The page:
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by Mike Zazaian October 31, 2006 - 2:43pm, 3 Comments

Water levels have risen in Washington's Diablo Lake in recent years

A report by a former World Bank Chief Economist warns that irresponsible attitudes toward global warming could shrink the world’s GDP by 20 percent and displace millions of people.

Drafted by Sir Nicholas Stern, the 700-page report suggests that as many as 200 million world citizens could become refugees as a result of floods and droughts caused by global warming. Stern, a former chief economist for the World Bank, urges that unless countries unify to spend at least one percent of the world’s gross domestic product to remedy the causes of global warming, future disasters could cost the world twenty times that amount or more. Said Stern:

This disaster is not set to happen in some science fiction future many years ahead, but in our lifetime. Investment now will pay us back many times in the future, not just environmentally but economically as well.

Stern stipulates that the action needed to curb the effects of global warming would have to be conducted on a global scale. Every country would have to band together and spend proportional amounts of their respective GDPs in order to take an effective stance against global warming and its effects. Stern warns that if such action isn’t taken, the following disasters would change the global landscape as we know it:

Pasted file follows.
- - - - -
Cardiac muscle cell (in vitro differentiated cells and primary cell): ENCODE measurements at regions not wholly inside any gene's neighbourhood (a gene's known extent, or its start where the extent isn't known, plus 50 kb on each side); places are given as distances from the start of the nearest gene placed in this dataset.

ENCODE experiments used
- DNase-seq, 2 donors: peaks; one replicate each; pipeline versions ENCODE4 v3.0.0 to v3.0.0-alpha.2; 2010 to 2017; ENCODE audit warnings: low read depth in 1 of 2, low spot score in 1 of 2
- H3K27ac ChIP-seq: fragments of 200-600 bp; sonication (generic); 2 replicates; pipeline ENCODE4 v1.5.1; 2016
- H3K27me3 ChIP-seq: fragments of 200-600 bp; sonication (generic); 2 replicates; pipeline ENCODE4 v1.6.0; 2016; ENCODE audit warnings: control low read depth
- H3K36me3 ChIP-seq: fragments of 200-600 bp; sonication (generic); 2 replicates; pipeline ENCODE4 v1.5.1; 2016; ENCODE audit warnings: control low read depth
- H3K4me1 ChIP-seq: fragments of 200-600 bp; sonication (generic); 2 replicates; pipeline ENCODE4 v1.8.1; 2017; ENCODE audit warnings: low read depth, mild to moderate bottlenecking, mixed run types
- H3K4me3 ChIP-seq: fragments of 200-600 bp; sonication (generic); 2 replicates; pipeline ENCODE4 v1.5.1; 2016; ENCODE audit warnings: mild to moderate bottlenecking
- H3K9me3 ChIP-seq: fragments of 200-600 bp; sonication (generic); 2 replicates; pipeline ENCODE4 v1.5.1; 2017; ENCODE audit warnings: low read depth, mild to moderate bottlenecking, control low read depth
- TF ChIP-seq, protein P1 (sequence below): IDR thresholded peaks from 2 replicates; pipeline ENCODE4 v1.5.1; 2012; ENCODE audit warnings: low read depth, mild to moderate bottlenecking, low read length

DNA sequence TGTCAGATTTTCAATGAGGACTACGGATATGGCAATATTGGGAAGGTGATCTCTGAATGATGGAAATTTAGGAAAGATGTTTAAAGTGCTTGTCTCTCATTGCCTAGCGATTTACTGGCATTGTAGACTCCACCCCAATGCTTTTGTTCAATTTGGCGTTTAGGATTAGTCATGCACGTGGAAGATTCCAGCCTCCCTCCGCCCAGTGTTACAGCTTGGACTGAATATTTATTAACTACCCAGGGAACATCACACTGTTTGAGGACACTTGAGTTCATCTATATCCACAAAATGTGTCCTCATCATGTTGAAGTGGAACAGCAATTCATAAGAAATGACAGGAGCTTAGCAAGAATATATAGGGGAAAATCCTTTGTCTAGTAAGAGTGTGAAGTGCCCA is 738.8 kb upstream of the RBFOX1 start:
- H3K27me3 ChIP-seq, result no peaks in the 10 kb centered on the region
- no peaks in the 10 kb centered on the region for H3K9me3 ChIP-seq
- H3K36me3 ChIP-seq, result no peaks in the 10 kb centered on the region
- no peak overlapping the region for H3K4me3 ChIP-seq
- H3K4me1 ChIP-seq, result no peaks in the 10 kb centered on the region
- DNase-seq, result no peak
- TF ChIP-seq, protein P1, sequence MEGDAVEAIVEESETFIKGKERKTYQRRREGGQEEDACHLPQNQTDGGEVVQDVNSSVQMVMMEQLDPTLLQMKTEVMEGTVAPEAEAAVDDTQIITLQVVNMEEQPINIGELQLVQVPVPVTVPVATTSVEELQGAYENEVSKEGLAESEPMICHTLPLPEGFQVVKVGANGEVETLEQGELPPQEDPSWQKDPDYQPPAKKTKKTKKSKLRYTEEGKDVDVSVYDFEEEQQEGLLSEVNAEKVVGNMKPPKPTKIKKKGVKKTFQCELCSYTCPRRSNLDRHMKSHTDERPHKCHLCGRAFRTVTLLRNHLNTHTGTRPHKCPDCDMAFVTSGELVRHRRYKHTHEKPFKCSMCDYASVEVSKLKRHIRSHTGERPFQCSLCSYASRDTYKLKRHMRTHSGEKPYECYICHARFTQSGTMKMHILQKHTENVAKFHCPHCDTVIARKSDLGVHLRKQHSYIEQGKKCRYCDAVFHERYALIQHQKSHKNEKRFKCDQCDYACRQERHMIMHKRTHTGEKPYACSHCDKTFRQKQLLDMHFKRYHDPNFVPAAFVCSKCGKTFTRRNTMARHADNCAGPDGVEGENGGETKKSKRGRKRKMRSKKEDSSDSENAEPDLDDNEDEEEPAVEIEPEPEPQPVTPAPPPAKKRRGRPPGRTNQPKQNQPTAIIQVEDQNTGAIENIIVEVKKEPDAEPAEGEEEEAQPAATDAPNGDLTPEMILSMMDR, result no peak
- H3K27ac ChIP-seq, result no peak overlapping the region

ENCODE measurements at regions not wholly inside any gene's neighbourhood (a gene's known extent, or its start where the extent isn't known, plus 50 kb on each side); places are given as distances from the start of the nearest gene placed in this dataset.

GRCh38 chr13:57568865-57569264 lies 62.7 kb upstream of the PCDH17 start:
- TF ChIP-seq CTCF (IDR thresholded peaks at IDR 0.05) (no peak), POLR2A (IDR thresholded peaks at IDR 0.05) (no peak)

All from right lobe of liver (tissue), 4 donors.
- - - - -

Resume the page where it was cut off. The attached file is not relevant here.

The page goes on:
• Floods from rising sea levels could displace up to 100 million people
  • Melting glaciers could cause water shortages for 1 in 6 of the world’s population
  • Wildlife will be harmed; at worst up to 40% of species could become extinct
  • Droughts may create tens or even hundreds of millions of climate refugees

Chart on possible impacts of climate change

UK Chancellor Gordon Brown, who commissioned the report, has recruited Al Gore as an adviser on the country’s environmental matters. The report prompted Brown to draft a number of environmentally-friendly directives for the UK and Europe. Brown says that the UK will aim to cut emissions by 30 percent by 2020, and 60 percent by 2050. This will be achieved with increased dependence on biofuels, developing sustainable forestry in South American countries, and working with China to further clean coal technologies among many reasons.

According to Stern such immediate and large-scale action will be the key to averting global environmental and economic disaster:

I’m optimistic - having done this review - that we have the time and knowledge to act. But only if we act internationally, strongly and urgently.

Via BBC News